Here is another recipe to help use up any leftover cranberry sauce after your Thanksgiving feasting. My other version is here. I primarily did these because mom had less flour than I anticipated (and Dad was still expected me to make a batch of oatmeal cookies) because they include oats in them.

Oat and Cranberry Sauce Muffins

1 1/2 cup flour
1 cup oats
1/3 cup brown sugar
1 teaspoon cinnamon
1 tablespoon baking powder
1/2 teaspoon baking soda
1/2 teaspoon salt
1 ½ cups of leftover cranberry sauce
1/2 cup milk
1/3 cup vegetable oil
1 egg

optional: cinnamon sugar (combine 1/2 cup sugar with 2 tablespoons ground cinnamon)

Preheat oven to 400°F. Line muffin tin with paper baking cups or butter the muffin tin.

In a large bowl, combine regular flour, oats, brown sugar, cinnamon, baking powder, baking soda and salt; mix well. In medium bowl, combine milk, oil, cranberry sauce and egg; blend well. Fold wet ingredients into dry. Stir just until dry ingredients are moistened.

Fill muffin cups about three-quarters full. If desired, sprinkle the tops with cinnamon sugar. Bake 20 to 22 minutes or until golden brown.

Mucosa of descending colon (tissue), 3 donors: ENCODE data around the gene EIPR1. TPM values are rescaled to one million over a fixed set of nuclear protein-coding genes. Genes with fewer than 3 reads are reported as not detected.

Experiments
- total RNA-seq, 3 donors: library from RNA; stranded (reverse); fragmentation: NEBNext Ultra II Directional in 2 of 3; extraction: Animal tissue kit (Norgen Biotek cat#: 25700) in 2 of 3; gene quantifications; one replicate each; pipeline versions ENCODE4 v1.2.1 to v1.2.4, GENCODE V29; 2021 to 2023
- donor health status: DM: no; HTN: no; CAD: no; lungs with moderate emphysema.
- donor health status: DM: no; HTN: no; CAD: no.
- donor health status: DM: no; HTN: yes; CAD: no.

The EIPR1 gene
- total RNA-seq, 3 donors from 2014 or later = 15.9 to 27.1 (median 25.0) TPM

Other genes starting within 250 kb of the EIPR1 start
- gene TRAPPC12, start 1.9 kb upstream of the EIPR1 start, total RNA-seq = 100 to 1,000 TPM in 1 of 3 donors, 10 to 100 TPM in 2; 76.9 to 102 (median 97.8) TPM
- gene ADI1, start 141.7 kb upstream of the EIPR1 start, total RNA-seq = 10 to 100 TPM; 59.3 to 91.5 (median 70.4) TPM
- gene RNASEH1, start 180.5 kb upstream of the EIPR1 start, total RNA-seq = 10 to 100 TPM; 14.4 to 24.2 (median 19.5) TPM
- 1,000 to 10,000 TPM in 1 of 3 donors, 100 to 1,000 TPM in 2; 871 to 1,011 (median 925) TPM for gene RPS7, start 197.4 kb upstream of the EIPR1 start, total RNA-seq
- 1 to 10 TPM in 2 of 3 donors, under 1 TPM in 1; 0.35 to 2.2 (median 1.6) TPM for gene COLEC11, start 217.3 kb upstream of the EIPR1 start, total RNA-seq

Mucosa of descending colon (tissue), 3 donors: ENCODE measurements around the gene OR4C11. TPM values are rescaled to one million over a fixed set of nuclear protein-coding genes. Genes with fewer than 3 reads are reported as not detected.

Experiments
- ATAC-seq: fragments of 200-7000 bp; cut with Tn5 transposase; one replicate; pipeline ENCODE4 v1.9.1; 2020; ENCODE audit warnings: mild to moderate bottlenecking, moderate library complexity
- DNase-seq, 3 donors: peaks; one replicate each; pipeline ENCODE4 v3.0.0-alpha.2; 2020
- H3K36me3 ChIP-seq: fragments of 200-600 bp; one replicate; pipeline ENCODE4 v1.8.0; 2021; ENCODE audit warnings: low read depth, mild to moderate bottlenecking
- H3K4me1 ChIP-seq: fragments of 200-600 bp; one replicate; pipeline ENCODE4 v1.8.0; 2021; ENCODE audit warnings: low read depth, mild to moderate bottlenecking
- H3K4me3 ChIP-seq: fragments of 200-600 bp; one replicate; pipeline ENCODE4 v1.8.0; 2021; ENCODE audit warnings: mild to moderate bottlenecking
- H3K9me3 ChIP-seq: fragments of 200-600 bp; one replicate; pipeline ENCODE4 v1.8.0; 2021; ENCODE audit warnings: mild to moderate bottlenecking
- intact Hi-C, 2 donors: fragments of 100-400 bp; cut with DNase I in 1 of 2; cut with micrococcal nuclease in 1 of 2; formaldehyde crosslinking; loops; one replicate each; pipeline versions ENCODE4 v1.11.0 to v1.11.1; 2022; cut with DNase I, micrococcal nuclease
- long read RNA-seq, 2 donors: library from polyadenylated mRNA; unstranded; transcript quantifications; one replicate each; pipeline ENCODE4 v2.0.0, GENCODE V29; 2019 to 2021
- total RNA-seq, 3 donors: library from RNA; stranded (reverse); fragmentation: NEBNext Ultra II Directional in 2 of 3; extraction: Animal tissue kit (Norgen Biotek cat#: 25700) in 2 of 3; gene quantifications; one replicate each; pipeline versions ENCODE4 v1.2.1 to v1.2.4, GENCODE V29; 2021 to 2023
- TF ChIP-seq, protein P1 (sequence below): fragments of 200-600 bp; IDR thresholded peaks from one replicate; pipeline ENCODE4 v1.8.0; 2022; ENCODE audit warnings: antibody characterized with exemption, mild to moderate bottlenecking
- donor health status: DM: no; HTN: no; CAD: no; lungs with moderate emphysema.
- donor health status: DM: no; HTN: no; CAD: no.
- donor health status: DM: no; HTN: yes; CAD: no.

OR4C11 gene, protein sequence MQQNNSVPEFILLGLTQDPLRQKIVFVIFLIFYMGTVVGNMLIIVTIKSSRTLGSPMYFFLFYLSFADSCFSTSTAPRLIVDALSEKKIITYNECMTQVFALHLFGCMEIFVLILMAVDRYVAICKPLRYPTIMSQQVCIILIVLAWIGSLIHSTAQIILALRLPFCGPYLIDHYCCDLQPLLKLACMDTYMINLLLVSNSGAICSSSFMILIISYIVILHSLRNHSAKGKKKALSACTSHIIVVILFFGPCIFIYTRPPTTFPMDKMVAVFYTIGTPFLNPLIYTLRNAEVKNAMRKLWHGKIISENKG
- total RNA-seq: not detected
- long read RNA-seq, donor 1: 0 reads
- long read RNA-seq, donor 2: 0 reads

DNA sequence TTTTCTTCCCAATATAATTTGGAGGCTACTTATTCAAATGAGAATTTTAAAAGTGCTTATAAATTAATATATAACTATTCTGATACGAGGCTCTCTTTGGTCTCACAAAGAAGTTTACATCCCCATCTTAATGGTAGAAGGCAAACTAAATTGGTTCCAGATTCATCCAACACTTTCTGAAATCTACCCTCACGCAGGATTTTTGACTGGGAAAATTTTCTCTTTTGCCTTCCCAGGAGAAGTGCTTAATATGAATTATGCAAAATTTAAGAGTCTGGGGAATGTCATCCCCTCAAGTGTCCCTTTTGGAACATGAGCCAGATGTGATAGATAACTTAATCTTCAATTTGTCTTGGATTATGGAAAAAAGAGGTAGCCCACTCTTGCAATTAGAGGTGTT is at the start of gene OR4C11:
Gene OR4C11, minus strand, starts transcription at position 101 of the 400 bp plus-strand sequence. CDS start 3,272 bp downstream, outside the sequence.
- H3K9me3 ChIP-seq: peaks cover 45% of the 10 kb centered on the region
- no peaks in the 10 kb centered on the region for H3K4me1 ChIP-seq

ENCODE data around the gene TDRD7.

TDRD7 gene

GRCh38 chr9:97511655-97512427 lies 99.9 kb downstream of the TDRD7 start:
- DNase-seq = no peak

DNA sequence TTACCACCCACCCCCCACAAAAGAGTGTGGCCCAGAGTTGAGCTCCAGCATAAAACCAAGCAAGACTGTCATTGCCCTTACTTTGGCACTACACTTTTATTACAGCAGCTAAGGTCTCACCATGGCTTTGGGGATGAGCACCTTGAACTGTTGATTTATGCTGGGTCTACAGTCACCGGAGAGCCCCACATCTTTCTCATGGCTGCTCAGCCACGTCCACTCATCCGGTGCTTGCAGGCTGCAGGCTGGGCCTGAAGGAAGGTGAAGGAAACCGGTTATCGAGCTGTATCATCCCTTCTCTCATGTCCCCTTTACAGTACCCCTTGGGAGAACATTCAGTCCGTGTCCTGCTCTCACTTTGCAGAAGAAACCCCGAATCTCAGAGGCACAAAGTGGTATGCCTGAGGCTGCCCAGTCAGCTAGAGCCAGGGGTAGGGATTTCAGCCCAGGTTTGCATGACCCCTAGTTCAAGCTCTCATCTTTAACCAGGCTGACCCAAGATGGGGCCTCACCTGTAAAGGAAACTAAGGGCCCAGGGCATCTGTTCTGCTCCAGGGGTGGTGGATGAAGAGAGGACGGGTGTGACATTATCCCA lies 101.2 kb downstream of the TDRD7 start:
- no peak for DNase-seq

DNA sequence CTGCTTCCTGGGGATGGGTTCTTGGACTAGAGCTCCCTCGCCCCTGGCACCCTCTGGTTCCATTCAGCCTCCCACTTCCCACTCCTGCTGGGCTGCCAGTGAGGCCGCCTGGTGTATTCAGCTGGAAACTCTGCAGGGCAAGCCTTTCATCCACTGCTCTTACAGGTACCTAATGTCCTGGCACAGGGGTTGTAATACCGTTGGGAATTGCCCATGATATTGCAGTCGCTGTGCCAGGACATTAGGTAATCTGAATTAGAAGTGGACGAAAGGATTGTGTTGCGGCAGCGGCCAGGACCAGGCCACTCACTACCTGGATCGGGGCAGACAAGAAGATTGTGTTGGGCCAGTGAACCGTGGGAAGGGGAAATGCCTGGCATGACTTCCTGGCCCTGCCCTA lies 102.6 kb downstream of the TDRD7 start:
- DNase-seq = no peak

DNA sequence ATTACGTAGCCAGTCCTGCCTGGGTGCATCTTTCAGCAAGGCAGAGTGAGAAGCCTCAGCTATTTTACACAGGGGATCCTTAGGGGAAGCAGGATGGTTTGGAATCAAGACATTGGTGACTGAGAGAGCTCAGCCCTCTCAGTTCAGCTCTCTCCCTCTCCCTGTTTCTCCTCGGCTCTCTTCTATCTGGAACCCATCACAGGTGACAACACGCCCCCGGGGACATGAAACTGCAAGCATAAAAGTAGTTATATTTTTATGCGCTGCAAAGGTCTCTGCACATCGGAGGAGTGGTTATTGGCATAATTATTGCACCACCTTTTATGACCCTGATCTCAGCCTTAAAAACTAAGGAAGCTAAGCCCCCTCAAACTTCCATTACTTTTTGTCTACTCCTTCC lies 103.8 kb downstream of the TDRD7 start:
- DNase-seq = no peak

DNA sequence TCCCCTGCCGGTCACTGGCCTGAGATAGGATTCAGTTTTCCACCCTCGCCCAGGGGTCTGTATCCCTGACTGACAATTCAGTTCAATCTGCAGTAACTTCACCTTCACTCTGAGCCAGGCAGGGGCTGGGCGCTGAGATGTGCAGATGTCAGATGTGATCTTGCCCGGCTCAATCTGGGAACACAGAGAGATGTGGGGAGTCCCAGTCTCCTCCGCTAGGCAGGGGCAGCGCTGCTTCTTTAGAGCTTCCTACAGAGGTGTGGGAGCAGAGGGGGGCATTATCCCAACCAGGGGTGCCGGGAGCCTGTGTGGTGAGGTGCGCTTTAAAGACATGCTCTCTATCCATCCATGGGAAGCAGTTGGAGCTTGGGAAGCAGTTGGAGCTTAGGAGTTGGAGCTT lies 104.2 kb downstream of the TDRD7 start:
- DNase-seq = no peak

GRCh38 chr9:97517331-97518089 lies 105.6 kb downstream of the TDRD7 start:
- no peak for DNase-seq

Corn Muffins

I’ve been craving corn muffins ever since I saw a TV chef make some. Today, I made a batch and then proceeded to gobble half of them up, still steaming from the oven. I put in some corn that came from Michelle’s grandfather and which she had cut off the cob and put in the freezer.

This is a southern recipe, so there isn’t a lot of sugar in it but, the addition of fresh corn (you can use canned or frozen, too), means they’re plenty sweet anyway. 

Corn Muffins

1 cup cornmeal
1 cup all purpose flour
1/2 cup corn flour
2 tablespoons sugar
3 teaspoons baking powder
1 teaspoon baking soda
1 teaspoons salt
2 eggs
1 cup milk (buttermilk may also be used here)
1 cup corn kernels (fresh or frozen is best – if using canned, drain first)
1 stick melted butter

Preheat oven to 450 degrees F.

Whisk together dry ingredients, making sure there are no white streaks. Scramble the eggs into the milk (or buttermilk). Use melted butter to grease either a 12 cup muffin tin or, if using cast iron corn stick pan, grease that plus a 6 cup muffin tin. Add remaining melted butter to milk and eggs. Stir in fresh corn and then add to the dry ingredients. Pour the batter into the prepared pans and bake for 15 to 20 minutes.

Makes about 12 muffins.